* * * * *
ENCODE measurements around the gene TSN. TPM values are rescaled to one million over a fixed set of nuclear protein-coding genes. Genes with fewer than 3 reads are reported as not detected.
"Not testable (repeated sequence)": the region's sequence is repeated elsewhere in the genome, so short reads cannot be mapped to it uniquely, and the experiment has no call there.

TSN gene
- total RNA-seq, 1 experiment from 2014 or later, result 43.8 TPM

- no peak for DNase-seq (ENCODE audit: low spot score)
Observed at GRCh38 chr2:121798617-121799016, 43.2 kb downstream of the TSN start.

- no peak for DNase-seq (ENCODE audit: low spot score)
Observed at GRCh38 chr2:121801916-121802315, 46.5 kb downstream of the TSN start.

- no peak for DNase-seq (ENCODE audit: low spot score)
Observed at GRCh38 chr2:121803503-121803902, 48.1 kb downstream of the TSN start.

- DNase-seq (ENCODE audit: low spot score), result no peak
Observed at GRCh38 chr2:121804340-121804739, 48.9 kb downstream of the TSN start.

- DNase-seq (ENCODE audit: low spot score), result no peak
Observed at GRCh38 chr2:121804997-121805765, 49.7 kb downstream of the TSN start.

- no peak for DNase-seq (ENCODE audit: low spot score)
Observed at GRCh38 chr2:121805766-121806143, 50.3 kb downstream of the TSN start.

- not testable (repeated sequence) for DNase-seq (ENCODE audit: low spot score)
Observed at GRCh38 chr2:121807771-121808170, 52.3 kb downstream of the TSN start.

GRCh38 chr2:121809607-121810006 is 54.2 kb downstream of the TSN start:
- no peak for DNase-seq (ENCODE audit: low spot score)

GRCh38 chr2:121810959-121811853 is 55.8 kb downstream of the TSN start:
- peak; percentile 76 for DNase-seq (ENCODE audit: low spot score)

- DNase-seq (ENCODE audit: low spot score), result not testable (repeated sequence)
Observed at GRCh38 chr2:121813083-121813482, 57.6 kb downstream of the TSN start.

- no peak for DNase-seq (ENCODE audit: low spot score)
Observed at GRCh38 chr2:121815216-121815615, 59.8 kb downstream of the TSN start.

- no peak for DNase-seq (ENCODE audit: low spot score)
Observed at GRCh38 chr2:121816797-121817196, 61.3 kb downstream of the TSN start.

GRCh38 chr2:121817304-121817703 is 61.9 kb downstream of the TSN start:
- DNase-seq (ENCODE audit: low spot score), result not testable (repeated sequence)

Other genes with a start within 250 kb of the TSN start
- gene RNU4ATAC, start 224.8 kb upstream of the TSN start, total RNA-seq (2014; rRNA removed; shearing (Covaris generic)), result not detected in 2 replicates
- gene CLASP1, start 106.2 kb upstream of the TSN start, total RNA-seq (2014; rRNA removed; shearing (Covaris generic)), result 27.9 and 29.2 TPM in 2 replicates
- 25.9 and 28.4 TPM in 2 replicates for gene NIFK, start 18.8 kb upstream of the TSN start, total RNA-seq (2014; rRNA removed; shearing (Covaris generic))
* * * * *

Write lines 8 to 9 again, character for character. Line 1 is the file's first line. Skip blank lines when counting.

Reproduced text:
Observed at GRCh38 chr2:121801916-121802315, 46.5 kb downstream of the TSN start.

- no peak for DNase-seq (ENCODE audit: low spot score)